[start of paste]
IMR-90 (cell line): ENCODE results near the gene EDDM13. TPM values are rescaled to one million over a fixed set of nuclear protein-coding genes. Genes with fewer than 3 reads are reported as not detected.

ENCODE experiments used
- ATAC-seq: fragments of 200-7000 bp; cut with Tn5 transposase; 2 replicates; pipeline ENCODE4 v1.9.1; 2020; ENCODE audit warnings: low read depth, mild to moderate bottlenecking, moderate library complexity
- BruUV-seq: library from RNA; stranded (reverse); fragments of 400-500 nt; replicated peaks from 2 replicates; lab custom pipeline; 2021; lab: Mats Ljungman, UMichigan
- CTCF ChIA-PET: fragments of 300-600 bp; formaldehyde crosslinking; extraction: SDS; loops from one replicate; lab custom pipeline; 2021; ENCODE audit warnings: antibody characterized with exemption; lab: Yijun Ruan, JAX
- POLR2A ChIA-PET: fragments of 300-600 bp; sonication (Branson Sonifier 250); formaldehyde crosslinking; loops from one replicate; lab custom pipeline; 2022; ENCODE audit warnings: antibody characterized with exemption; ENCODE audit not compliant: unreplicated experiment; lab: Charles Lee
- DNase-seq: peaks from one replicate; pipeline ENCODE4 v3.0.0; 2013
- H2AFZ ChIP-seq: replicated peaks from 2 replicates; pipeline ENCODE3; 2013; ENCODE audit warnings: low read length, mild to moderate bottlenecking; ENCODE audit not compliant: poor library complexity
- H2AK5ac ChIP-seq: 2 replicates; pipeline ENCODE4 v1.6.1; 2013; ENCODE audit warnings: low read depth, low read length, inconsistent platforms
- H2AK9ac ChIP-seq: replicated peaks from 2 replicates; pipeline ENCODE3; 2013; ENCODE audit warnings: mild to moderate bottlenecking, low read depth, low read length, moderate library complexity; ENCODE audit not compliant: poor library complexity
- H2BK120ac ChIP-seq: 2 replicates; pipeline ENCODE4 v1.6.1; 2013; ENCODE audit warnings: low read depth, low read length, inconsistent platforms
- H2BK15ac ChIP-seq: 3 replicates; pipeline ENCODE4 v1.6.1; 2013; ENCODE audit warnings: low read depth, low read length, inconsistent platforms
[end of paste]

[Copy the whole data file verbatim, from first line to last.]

IMR-90 (cell line): ENCODE results near the gene EDDM13. TPM values are rescaled to one million over a fixed set of nuclear protein-coding genes. Genes with fewer than 3 reads are reported as not detected.

ENCODE experiments used
- ATAC-seq: fragments of 200-7000 bp; cut with Tn5 transposase; 2 replicates; pipeline ENCODE4 v1.9.1; 2020; ENCODE audit warnings: low read depth, mild to moderate bottlenecking, moderate library complexity
- BruUV-seq: library from RNA; stranded (reverse); fragments of 400-500 nt; replicated peaks from 2 replicates; lab custom pipeline; 2021; lab: Mats Ljungman, UMichigan
- CTCF ChIA-PET: fragments of 300-600 bp; formaldehyde crosslinking; extraction: SDS; loops from one replicate; lab custom pipeline; 2021; ENCODE audit warnings: antibody characterized with exemption; lab: Yijun Ruan, JAX
- POLR2A ChIA-PET: fragments of 300-600 bp; sonication (Branson Sonifier 250); formaldehyde crosslinking; loops from one replicate; lab custom pipeline; 2022; ENCODE audit warnings: antibody characterized with exemption; ENCODE audit not compliant: unreplicated experiment; lab: Charles Lee
- DNase-seq: peaks from one replicate; pipeline ENCODE4 v3.0.0; 2013
- H2AFZ ChIP-seq: replicated peaks from 2 replicates; pipeline ENCODE3; 2013; ENCODE audit warnings: low read length, mild to moderate bottlenecking; ENCODE audit not compliant: poor library complexity
- H2AK5ac ChIP-seq: 2 replicates; pipeline ENCODE4 v1.6.1; 2013; ENCODE audit warnings: low read depth, low read length, inconsistent platforms
- H2AK9ac ChIP-seq: replicated peaks from 2 replicates; pipeline ENCODE3; 2013; ENCODE audit warnings: mild to moderate bottlenecking, low read depth, low read length, moderate library complexity; ENCODE audit not compliant: poor library complexity
- H2BK120ac ChIP-seq: 2 replicates; pipeline ENCODE4 v1.6.1; 2013; ENCODE audit warnings: low read depth, low read length, inconsistent platforms
- H2BK15ac ChIP-seq: 3 replicates; pipeline ENCODE4 v1.6.1; 2013; ENCODE audit warnings: low read depth, low read length, inconsistent platforms